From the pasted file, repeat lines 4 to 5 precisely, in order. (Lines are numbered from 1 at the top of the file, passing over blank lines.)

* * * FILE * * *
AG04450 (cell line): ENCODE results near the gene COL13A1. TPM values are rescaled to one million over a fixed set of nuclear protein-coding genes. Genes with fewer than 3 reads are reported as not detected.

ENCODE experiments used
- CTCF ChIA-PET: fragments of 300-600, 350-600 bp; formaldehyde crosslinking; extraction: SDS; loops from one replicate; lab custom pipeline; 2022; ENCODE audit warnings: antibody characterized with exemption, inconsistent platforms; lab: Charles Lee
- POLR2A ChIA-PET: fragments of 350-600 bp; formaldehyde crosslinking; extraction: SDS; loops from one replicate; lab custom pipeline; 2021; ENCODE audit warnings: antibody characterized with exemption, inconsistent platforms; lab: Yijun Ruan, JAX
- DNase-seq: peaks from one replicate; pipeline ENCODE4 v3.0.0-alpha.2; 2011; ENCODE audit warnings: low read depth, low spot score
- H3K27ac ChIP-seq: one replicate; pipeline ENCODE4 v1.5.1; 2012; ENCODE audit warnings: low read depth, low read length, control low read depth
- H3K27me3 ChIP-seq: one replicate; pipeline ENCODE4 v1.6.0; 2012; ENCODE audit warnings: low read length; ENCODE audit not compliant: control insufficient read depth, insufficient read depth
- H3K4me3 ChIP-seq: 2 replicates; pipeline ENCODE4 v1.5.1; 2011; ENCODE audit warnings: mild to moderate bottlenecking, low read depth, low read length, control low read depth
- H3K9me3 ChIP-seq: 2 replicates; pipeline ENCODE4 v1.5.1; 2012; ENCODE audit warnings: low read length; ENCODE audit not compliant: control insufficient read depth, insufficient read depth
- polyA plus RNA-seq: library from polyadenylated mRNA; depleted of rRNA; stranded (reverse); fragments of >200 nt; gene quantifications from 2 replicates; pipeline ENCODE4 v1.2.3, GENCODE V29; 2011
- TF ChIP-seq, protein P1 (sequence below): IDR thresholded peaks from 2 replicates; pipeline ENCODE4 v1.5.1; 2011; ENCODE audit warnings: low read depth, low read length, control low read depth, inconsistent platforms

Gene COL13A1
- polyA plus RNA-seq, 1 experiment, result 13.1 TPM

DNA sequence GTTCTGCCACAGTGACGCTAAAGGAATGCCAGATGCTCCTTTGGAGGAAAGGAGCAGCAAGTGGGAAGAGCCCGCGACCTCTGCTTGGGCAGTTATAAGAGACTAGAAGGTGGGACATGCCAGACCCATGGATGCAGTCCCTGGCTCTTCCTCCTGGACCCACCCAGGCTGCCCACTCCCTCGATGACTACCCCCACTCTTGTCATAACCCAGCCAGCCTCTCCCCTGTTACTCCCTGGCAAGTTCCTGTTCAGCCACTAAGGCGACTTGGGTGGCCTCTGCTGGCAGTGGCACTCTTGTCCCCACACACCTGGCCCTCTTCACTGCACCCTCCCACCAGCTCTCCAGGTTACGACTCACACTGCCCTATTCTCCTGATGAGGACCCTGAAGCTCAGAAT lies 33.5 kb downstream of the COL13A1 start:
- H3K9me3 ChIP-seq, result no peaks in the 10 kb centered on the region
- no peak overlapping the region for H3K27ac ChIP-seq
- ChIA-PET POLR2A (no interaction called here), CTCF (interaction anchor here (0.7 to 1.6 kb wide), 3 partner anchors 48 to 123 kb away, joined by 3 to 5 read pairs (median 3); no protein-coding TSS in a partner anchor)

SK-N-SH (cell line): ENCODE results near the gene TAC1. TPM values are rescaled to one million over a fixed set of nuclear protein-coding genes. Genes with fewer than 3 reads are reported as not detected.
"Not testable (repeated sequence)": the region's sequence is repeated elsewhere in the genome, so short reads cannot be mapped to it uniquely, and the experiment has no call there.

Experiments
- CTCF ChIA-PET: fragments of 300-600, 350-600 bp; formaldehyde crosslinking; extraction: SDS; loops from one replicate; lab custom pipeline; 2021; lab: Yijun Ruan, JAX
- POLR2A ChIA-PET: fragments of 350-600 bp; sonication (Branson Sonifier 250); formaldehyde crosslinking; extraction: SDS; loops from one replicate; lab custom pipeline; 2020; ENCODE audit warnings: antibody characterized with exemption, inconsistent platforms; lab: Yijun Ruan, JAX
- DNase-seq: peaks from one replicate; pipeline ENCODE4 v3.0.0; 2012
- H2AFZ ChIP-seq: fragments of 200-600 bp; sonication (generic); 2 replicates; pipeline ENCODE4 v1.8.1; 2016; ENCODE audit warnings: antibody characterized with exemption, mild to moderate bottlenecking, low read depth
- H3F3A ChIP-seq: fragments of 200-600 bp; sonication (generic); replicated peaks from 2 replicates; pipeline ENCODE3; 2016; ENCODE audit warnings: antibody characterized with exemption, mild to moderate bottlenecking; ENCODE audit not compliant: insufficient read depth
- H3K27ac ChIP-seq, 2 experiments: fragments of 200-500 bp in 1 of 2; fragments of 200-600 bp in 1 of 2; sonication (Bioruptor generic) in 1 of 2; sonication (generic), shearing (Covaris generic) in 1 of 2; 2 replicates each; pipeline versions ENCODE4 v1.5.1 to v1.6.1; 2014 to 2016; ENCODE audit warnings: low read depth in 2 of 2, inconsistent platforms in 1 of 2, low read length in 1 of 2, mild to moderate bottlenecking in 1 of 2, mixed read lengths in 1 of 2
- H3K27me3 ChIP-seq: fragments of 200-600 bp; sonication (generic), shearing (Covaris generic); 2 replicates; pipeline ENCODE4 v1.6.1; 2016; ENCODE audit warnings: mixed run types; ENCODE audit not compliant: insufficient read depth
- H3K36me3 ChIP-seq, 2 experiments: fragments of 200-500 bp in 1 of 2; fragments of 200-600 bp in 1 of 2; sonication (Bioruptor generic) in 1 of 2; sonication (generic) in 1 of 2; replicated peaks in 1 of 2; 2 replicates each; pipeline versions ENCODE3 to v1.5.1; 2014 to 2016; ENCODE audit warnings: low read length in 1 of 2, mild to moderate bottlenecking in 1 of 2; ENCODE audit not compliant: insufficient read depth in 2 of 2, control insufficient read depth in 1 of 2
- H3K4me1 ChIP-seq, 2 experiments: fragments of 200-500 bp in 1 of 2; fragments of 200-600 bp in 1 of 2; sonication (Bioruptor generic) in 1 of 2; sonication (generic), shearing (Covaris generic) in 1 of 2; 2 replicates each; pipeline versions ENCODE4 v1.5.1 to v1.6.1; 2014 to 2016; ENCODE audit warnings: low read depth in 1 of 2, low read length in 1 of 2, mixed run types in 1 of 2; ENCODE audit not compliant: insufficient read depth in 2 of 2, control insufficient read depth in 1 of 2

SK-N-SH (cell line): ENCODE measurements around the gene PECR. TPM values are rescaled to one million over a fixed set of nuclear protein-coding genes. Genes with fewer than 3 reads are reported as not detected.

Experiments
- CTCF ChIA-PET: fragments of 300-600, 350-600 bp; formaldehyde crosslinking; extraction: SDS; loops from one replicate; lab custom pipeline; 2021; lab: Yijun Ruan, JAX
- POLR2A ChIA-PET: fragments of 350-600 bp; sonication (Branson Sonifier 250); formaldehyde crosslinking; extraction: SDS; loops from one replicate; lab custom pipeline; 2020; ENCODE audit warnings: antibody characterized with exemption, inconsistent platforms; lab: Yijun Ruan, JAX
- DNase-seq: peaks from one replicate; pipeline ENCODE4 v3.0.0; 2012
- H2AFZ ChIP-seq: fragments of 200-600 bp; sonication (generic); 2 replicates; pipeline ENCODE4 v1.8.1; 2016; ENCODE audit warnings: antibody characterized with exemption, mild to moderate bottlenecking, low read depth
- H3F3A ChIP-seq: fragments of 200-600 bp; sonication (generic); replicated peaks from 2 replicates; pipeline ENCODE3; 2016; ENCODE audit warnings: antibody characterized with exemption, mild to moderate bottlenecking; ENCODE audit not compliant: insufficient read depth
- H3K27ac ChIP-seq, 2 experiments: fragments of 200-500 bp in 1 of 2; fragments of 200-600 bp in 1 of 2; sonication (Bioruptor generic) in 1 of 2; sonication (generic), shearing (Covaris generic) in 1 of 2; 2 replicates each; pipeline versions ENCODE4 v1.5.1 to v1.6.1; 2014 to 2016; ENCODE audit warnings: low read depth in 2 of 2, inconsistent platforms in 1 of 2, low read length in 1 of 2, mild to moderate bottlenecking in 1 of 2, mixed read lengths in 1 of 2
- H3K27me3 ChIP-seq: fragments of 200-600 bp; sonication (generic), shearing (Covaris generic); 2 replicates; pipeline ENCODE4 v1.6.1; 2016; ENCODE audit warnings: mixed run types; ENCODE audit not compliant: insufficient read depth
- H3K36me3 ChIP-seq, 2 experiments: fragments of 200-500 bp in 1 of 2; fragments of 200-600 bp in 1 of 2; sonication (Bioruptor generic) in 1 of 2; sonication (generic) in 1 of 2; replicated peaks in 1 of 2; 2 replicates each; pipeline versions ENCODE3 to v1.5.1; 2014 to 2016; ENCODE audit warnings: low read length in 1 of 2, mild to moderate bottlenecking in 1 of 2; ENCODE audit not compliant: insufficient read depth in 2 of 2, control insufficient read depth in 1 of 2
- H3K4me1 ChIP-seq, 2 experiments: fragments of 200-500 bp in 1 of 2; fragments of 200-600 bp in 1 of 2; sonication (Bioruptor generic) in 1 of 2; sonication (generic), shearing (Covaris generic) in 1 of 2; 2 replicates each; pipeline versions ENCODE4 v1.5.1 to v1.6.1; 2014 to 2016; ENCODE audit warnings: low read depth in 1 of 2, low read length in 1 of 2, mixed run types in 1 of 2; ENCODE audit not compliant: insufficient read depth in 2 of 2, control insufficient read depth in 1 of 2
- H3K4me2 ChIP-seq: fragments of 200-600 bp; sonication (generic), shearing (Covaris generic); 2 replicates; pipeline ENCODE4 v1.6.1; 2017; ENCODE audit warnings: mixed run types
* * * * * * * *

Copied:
- POLR2A ChIA-PET: fragments of 350-600 bp; formaldehyde crosslinking; extraction: SDS; loops from one replicate; lab custom pipeline; 2021; ENCODE audit warnings: antibody characterized with exemption, inconsistent platforms; lab: Yijun Ruan, JAX
- DNase-seq: peaks from one replicate; pipeline ENCODE4 v3.0.0-alpha.2; 2011; ENCODE audit warnings: low read depth, low spot score